PROJECT OF THE YEAR: STRUCTURES LESS THAN $5 MILLION
Surprise Farms Park Phase II Managing Agency: City of Surprise, Arizona Primary Contractor: Haydon Building Corp Primary Consultant: Logan Simpson Design Nominated By: Arizona Chapter
t was important to the City of Surprise, Ariz., that Phase II of Surprise Farms Park fostered a physical climate that engaged the needs of its residents. The park’s inward and outward design is one that instills community pride, encourages environmental stewardship, and exhibits a commitment to valuing each visitor. Through an extensive public process, the project team received input on the park program. The following activities and amenities were deemed to be critical for the City, Logan Simpson Design, and Haydon Building Corp to deliver the project under budget: park; skate park; splash pad; playgrounds with benches (2-5 year and 5-12 years); basketball court; shade structures with tables and BBQ grills; passive recreation (open
multi-purpose lawn areas); restroom building; parking (46 spaces, including three ADA stalls); landscape and security lighting. The design for the new park had already been condensed to nestle the 155,826 SF footprint—a fraction of the existing 789,285 SF developed park site—leaving in-place existing sidewalks and adjacent retention basins and right-of-way amenities, which left little opportunity for basic cost reduction strategies like reuse of existing square footage that are typically available on new park sites. The team worked with the geotechnical engineer to review the recommendations for site preparation, as the existing onsite soils were clayey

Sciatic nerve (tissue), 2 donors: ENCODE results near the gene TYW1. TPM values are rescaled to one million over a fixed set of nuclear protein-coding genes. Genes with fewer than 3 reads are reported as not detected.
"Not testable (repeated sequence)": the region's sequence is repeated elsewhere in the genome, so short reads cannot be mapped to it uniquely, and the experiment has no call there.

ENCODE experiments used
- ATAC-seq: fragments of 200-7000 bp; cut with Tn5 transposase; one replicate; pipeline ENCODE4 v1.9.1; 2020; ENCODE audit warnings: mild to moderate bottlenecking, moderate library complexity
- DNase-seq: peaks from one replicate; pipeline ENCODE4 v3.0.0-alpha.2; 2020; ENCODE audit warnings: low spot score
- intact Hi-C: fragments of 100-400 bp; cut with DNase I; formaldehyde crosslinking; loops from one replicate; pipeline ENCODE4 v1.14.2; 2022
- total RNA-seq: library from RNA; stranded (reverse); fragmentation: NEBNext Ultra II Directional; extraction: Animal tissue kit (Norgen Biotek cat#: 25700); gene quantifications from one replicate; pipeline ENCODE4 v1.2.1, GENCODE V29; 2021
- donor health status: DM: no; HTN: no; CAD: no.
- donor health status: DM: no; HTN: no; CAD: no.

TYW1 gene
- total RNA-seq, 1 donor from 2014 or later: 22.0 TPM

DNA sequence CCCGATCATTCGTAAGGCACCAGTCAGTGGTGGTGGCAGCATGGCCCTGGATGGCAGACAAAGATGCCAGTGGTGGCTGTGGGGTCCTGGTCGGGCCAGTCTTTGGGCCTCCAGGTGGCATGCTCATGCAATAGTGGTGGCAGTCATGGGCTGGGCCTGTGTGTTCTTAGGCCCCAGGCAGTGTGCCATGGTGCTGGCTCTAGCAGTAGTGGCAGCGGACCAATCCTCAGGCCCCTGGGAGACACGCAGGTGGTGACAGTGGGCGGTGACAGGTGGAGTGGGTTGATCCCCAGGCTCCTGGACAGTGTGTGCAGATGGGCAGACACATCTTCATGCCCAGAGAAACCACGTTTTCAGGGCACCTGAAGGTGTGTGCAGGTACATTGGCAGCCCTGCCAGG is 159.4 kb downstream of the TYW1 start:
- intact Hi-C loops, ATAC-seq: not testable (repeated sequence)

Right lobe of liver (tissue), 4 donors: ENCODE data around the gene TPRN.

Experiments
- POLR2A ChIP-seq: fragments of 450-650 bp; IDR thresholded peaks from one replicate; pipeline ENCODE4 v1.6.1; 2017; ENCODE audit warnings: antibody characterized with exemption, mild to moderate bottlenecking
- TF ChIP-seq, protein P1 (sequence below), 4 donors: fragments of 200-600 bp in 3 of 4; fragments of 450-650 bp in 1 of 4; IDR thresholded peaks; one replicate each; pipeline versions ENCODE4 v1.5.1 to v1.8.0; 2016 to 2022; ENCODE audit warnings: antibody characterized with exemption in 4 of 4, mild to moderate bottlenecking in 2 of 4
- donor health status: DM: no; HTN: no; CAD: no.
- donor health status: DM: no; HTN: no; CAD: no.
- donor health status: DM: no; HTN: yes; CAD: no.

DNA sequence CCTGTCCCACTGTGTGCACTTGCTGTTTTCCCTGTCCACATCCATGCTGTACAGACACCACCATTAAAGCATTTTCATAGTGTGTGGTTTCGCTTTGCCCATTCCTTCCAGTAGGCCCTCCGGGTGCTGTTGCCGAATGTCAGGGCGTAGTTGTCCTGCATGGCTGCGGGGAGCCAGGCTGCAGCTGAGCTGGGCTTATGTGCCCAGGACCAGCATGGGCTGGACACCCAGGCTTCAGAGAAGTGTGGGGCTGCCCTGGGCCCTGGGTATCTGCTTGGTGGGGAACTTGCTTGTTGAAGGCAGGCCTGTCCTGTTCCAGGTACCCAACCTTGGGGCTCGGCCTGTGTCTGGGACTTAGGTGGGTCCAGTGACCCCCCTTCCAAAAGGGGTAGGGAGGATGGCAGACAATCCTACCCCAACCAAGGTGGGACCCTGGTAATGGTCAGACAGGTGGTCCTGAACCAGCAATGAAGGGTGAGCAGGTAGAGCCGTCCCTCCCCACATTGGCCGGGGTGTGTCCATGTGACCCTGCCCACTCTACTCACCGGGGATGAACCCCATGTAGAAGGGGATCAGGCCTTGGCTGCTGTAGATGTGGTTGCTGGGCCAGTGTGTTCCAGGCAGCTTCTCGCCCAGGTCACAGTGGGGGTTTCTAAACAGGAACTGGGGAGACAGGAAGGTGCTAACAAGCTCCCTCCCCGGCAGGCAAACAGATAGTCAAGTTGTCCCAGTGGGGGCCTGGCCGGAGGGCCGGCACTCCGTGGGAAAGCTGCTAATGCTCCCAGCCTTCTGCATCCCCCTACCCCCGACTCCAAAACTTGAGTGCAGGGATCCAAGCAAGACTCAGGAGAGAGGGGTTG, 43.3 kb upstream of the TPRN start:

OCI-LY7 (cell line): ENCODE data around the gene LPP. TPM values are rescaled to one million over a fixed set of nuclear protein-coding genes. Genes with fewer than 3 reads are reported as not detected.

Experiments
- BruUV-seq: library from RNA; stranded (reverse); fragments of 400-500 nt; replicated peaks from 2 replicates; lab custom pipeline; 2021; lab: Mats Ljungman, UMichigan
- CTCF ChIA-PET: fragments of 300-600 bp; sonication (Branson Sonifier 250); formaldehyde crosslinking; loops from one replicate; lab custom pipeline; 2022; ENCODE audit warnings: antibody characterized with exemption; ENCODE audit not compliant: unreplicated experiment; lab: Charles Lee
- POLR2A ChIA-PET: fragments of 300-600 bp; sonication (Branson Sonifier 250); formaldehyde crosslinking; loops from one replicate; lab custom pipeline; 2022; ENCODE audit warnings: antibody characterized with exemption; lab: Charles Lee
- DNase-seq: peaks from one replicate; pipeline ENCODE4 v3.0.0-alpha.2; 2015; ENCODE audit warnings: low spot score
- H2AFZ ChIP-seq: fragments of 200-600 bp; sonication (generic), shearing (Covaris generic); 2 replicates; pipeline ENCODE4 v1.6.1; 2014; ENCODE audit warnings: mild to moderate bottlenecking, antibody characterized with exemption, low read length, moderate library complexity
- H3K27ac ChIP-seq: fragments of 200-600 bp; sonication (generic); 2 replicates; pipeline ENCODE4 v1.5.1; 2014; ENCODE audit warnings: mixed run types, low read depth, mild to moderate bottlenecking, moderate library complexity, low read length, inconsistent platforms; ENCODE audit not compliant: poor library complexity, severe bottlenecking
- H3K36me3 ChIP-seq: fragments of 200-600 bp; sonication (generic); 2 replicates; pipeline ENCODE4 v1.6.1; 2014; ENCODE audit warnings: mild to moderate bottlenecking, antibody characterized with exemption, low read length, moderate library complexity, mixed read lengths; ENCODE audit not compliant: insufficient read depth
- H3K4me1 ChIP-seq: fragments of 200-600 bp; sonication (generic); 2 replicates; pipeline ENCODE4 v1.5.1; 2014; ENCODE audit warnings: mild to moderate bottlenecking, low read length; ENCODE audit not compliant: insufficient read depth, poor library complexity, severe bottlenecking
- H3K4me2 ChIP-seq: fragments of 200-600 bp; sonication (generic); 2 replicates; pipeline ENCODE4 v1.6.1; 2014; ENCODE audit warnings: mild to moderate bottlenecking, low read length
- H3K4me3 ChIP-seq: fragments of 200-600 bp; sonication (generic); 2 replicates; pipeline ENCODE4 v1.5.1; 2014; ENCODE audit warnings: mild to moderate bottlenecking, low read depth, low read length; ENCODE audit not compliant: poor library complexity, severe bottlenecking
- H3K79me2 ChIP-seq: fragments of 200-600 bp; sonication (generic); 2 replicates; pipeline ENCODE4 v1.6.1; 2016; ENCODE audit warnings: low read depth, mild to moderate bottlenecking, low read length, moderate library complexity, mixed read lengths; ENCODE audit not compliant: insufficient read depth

and expansive, requiring extensive remediation and import to allow the onsite material to be suitable for use under sidewalks and structures. Haydon worked with the design team to develop a strategy to use a mixture of material from the deep cuts from the skate park, the onsite clayey material, and some import material to “cap” the fill for placement of structures and flatwork throughout the park. Then, Haydon worked with the civil engineer to revise some of the grades around the basketball court to further reduce the import quantities required for the project. These import quantity reductions reduced the overall earthwork costs by 10%. To strengthen the pedestrian friendly design of the park, the new layout maintains access design with regards to ADA circulation. The playground’s surface was installed with engineered wood fibar that knit together to provide a surface springy enough to cushion falls, yet firm enough for wheelchairs to access all of the components. The design and layout of the playground, splash pad, and skate park components are universal to the greatest extent possible to not functionally limit age groups, children with disabilities, or skill levels. The skate park design primarily provided gentle drop-ins, ramps, and railings for the progressive skaters while balancing the design with street-type spaces and terraced transition elements for both the beginner and expert skaters.
July 2016 issue of the APWA Reporter, the official magazine of the American Public Works Association